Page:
How cancer affects relationships

29 October 2013
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Jennie Bushnell and her husband Dan had been together six years when she was diagnosed with Hodgkin’s lymphoma. Since she was pregnant with their second child and they chose to delay treatment until after the baby was born, they didn’t tell their families right away. “We were each other’s only confidant,” says Jennie. “We were each other’s only shoulder to lean on, because we didn’t know what our future would be at that point.” From then on their bond got even stronger—through endless doctors appointments and six months of treatment. According...

Study shows men really do ogle women’s bodies

29 October 2013
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Sarah Gervais, assistant professor of psychology and women’s studies at the University of Nebraska in Lincoln, and Mike Dodd, associate professor of psychology, watch as graduate student Gerald McDonnell demonstrates the eye-track hardware and software used for the eye-tracking research.(Photo: Craig Chandler) Story Highlights But women look at other women, too Both sexes fixed their gaze more on women’s chests and waists and less on faces Men rate women’s personality also on their looks — more curvy women had “better personalities” The eyes don’t lie:...

Hurricane Sandy: Dealing with the psychological scars one year later

29 October 2013
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When Hurricane Sandy hit the eastern coast of the United States just one year ago, many families in New Jersey and its surrounding states suffered unimaginable losses.  Approximately 147 people died as a result of the storm, and an estimated 650,000 homes were either completely destroyed or damaged by disease-ridden flood waters. While the flooding eventually receded and some of the badly damaged homes have since been rebuilt, the psychological effects of Hurricane Sandy still remain for many residents on the East Coast.  And with Tuesday, October 29 marking the one-year anniversary of the superstorm,...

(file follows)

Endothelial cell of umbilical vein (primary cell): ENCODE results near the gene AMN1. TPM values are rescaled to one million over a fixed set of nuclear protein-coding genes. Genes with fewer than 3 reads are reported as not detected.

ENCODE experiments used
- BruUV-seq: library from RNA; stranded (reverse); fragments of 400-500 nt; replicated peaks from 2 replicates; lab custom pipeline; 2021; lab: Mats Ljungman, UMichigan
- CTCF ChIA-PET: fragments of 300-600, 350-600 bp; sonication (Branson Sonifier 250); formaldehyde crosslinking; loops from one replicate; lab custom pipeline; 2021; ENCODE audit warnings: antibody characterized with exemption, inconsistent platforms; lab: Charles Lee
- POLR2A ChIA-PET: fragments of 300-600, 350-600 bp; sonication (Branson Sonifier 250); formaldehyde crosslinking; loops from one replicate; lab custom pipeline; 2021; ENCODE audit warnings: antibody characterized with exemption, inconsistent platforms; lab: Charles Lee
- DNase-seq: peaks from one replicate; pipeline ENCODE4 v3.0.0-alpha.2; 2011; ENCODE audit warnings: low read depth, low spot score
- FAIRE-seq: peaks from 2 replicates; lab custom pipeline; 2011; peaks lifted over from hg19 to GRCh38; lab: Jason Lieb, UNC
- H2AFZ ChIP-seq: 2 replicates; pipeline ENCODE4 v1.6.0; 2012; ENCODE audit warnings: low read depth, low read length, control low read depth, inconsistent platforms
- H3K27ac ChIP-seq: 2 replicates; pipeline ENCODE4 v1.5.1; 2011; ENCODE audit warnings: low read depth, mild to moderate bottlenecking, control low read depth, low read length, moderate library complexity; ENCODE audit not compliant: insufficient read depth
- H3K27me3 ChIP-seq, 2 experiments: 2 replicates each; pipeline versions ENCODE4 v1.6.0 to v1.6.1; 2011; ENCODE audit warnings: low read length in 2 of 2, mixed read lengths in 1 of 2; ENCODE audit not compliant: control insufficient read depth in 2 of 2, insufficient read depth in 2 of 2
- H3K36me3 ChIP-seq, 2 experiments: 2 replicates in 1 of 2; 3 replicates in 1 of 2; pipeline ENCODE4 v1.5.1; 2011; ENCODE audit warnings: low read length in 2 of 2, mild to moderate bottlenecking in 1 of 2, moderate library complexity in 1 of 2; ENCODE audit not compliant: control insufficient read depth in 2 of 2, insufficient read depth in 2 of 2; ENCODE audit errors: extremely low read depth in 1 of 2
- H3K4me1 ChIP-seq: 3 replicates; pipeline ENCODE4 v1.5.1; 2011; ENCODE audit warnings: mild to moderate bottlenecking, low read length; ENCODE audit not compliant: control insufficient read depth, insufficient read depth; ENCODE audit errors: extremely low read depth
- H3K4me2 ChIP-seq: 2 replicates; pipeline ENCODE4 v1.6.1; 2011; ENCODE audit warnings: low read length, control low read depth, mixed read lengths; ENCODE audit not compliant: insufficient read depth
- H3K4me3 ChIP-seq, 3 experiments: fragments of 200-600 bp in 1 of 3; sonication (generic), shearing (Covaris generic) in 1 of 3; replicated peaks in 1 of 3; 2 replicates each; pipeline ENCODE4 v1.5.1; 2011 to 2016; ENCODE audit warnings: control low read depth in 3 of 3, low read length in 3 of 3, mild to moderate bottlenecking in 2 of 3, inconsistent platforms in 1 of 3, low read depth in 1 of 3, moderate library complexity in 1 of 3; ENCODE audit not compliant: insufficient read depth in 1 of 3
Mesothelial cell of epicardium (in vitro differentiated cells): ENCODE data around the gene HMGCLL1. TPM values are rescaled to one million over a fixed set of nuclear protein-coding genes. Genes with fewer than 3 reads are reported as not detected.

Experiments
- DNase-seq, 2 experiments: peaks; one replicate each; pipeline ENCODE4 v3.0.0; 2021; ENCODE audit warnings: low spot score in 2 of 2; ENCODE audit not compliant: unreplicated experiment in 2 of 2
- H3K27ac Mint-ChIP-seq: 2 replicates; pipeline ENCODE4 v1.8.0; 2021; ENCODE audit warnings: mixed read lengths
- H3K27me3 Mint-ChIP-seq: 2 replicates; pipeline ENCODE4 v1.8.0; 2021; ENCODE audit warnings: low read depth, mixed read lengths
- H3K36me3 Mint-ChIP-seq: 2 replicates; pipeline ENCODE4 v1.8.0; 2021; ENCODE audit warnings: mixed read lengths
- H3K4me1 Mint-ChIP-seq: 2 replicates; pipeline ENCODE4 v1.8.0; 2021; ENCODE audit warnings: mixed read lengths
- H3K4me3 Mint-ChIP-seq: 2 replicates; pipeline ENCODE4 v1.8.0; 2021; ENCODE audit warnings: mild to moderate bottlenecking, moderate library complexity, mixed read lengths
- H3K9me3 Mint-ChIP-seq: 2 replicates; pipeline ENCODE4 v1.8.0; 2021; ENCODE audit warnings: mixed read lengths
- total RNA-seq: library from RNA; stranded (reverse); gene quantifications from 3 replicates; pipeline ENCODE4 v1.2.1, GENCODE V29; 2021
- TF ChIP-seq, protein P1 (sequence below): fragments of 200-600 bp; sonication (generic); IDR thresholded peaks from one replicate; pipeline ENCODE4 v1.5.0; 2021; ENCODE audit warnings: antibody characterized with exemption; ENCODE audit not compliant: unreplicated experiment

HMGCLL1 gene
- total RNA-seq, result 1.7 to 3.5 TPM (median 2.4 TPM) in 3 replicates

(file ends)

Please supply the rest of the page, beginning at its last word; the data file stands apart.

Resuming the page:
Researchers link poverty and parenting to child brain development

29 October 2013
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By Andrew M. Seaman NEW YORK | Mon Oct 28, 2013 4:41pm EDT NEW YORK (Reuters Health) – Children who grow up in poor families may have smaller brains than their more well-off peers, says a new study. But good parenting may help overcome that disadvantage. Researchers found that kids who grew up poor tended to have smaller hippocampus and amygdala volumes. Those areas of the brain are partly responsible for regulating memory and emotions. “Generally speaking, larger brains within a certain range of normal are healthier brains,” Dr. Joan Luby, the study’s lead author, said....

Alzheimer’s insight from DNA study

29 October 2013
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27 October 2013 Last updated at 14:03 ET By James Gallagher Health and science reporter, BBC News The exact causes of Alzheimer’s are unknown A clearer picture of what causes Alzheimer’s disease is emerging after the largest ever analysis of patients’ DNA. A massive international collaboration has now doubled the number of genes linked to the dementia to 21. The findings, published in the journal Nature Genetics, indicate a strong role for the immune system. ...

Program offers example for police and mentally ill